SFJFS Session 7 Insights

Come to the Table’s School for Food Justice, Faith, and Storytelling (SFJFS) held its seventh session on April 13, featuring an interview with one of the authors and researchers behind Pressure Cooker, Dr. Sarah Bowen of North Carolina State University. This session also included a presentation on five unique ways churches can work with community members to start, join, or support a community-oriented food project.

While this cohort of SFJFS is not open for new members, we thought it would be helpful to share five insights from each session with our network. Subscribe to our newsletter to keep up to date on the latest information from the Come to the Table team.

Five Insights from Session 7

“Working to bring about true food justice starts by trying to understand people and communities and building on their ideas” (Sarah Bowen, Pressure Cooker, 226).

Many community programs work off the “Field of Dreams” assumption that “if you build it, they will come.” Dr. Sarah Bowen challenged participants to start by assessing their community’s needs, strengths, and dreams before creating a program without their input. Bowen elaborated on this topic to participants: “food justice advocates often implement solutions without considering the needs and values of the people they are trying to help.” Working to ensure that you have the involvement or input from those you are serving is a great first step for a new ministry or initiative. 

Ministries are most successful when they are not focused on the project; but on shared goals, human flourishing, and investing in authentic relationships for as long as it takes.

Building off of the last insight, Bowen continued to emphasize the importance of a group’s priorities when creating a food program. Are you focused on what you think is a good idea or pre-occupied by reaching a certain number of people? Instead, it’s critical to center your ministry on relationships and let shared goals and language flow forth.

Many faith communities have resources and assets at their disposal that often go unnoticed and untapped.

With these community-oriented goals in mind, CTTT Project Manager David Allen led a practical showcase at the end of the session that featured several ways faith communities can create, join, or alter a food ministry. Participants were encouraged to think of outside-the-box ways their faith community can leverage overlooked assets and resources. Does your church have a kitchen that local chefs can use? Refrigerator or freezer space that a local farmer could utilize? Unused land that a new or beginning farmer could lease or purchase? There are several ways that faith communities can tap into their pre-existing resources to make a difference in the food system.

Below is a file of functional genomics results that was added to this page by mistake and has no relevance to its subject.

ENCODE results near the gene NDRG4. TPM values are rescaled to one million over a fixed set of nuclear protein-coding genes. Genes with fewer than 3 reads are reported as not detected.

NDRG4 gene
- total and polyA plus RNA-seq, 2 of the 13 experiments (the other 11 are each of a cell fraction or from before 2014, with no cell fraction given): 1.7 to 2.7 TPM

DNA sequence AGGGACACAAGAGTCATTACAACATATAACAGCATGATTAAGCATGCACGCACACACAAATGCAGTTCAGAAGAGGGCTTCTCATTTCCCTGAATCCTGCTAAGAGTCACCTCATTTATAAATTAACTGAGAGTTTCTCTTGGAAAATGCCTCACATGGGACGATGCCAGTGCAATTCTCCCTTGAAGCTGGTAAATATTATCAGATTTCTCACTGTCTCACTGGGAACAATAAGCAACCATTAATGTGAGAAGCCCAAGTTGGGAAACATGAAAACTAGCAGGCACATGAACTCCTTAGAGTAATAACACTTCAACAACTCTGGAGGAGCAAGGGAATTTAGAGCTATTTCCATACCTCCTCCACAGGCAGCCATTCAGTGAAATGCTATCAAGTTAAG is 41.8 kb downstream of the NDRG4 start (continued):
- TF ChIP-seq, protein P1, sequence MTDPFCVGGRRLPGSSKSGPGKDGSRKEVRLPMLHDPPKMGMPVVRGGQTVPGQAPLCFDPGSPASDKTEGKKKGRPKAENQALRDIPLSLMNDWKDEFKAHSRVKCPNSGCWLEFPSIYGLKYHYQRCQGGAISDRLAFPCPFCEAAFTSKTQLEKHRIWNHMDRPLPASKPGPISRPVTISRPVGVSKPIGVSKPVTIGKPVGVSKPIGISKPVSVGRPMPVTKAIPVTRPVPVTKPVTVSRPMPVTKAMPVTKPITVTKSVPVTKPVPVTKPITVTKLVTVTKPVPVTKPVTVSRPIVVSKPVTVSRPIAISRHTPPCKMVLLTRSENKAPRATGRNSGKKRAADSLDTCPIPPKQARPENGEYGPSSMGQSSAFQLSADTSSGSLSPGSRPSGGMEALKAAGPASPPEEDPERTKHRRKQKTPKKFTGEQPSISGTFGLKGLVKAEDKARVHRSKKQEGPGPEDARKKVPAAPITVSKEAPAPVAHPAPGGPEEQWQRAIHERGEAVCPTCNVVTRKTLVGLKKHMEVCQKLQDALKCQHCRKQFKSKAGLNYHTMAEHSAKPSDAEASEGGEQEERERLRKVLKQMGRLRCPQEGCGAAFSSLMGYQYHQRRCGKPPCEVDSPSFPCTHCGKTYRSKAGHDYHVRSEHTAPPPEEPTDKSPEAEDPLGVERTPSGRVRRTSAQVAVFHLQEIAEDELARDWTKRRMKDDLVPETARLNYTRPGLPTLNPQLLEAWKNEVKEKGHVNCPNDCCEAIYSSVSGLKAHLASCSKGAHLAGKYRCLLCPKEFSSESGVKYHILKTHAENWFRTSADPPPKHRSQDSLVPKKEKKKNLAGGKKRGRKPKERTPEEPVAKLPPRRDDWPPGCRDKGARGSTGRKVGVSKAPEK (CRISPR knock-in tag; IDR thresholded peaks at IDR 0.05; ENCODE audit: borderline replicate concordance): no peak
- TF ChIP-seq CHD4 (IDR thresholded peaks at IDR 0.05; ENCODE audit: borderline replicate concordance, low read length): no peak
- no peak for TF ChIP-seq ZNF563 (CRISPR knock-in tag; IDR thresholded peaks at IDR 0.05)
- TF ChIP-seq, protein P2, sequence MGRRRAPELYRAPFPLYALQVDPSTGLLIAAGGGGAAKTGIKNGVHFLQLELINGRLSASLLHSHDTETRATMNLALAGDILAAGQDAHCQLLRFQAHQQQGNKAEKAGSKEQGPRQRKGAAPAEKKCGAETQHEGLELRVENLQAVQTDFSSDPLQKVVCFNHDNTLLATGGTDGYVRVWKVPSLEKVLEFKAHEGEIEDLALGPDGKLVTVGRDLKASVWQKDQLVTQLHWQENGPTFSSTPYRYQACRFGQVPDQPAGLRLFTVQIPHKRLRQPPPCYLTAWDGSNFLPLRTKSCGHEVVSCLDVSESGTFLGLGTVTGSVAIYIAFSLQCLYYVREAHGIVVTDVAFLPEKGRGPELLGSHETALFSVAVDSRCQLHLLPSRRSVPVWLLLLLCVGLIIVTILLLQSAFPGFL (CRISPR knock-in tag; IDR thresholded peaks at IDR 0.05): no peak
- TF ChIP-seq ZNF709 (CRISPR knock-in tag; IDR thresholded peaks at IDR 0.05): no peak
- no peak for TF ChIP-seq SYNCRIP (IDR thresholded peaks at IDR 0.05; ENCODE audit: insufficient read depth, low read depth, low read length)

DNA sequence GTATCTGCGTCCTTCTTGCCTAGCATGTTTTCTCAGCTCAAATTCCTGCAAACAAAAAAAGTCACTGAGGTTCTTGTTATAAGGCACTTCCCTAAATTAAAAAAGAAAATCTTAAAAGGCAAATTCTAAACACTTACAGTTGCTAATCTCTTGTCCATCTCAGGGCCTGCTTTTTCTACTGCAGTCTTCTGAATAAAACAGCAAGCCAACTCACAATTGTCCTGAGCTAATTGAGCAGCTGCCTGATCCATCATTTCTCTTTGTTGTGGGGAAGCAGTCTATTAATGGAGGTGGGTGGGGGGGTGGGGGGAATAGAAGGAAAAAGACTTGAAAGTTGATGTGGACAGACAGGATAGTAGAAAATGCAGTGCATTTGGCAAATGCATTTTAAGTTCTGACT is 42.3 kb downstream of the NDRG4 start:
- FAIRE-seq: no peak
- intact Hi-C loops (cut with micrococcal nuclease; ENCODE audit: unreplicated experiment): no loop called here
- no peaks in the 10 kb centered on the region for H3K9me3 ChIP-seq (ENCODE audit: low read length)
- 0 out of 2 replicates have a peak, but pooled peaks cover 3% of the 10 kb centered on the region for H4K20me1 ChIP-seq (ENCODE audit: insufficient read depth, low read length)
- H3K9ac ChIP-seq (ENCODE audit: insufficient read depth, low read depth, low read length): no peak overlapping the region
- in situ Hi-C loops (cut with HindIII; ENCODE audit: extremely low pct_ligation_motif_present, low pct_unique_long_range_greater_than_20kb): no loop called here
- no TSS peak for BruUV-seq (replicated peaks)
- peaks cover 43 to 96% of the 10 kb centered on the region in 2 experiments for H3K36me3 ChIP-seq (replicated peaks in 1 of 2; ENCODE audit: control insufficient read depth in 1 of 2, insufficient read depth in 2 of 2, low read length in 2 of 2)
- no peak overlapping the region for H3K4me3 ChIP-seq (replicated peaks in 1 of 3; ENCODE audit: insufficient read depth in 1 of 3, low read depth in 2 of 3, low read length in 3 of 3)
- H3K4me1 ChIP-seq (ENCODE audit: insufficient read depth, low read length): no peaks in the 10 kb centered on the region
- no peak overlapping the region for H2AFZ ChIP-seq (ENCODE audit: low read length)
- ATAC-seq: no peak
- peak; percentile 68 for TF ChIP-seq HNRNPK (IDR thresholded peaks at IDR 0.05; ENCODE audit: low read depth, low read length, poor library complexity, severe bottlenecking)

The Covid-19 pandemic laid bare many of the injustices in our food system and showed us solutions are possible.

While the COVID-19 pandemic created new challenges, Bowen was pleasantly surprised at the bipartisan efforts made to get money to people experiencing food insecurity during the height of the crisis. Bowen pointed to the expanded safety net and supplemental SNAP benefits as two tools that made a dent in food insecurity. Unfortunately, emergency allotments for SNAP recipients were discontinued as of February of 2023. Bowen challenged participants to continue advocating for policies that provide additional income and support to the most vulnerable among us. 

“We need to reframe the way we think of food: not as a privilege to be dispensed by charities to people who deserve it, but as a fundamental human right, for everyone” (Bowen, Pressure Cooker, 227).

Bowen left participants with a thought about the emerging movement around food being a fundamental right. While the right to food was included in the Universal Declaration of Human Rights (adopted by the United Nations), the United States has no such formal policy in place. Maine and West Virginia have succeeded in codifying the right to food in their state’s constitutions, but much research and advocacy is still needed to see an idea like this get implemented at the federal level. Bowen concludes in Pressure Cooker: “Recognizing food as a human right would mean evaluating policies based on the degree to which they successfully reduce food insecurity. The United States has measured the prevalence of food insecurity in the nation since 1995. In more than twenty years, there has been no measurable improvement.”

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